Reading the booklet entitled "Dementia" by the University of Western Sydney has been extremely helpful. Although my mother is awake in the above photo, she was sitting up with her eyes closed during much of my visit yesterday, looking and seeming very distant. Rather than just sit across from her and stare, I remembered the advice to touch the person with dementia. So I moved next to my mom and held her hand. She squeezed back and held tightly the whole time I was there. I also talked to her as if speaking to a healthy, responding person. To my surprise, she reacted with smiles, chuckles and more hand squeezes.
But yesterday was not a speaking day for my mom. She was without words and, only if pressed, answered questions with one word answers and uttered those with great effort. Just the day before, she had been arguing with me on the telephone about not being served what she wanted for dinner, using many words and speaking easily (albeit without logic.)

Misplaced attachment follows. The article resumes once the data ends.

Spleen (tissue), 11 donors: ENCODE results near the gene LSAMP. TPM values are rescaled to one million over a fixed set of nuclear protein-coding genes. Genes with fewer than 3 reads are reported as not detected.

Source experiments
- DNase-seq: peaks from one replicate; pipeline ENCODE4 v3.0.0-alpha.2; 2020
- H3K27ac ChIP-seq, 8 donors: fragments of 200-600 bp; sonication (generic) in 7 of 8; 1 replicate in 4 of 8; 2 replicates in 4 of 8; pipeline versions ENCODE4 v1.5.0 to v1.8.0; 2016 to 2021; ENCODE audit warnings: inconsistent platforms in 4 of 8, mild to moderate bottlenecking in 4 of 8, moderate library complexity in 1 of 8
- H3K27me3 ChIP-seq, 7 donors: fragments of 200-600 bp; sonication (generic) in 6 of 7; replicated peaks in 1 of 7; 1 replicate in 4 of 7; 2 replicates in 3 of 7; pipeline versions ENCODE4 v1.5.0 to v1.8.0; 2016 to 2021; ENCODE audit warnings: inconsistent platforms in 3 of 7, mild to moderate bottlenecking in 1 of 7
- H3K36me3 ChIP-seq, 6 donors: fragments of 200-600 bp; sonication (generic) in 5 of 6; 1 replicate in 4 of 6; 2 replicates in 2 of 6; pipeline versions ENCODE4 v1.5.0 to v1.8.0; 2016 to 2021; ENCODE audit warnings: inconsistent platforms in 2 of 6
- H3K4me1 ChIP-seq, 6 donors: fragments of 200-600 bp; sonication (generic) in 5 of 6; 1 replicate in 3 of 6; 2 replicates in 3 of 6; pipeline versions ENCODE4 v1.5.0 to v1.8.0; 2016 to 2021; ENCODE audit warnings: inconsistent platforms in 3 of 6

My mother's breathing was labored, even while on the oxygen machine. He levels were good, though, above 90, even after she clumsily removed the oxygen tubes from her nostrils. Then her chest heaved and she labored harder to breathe.
It seems now each day will be different and we'll never know exactly what to expect.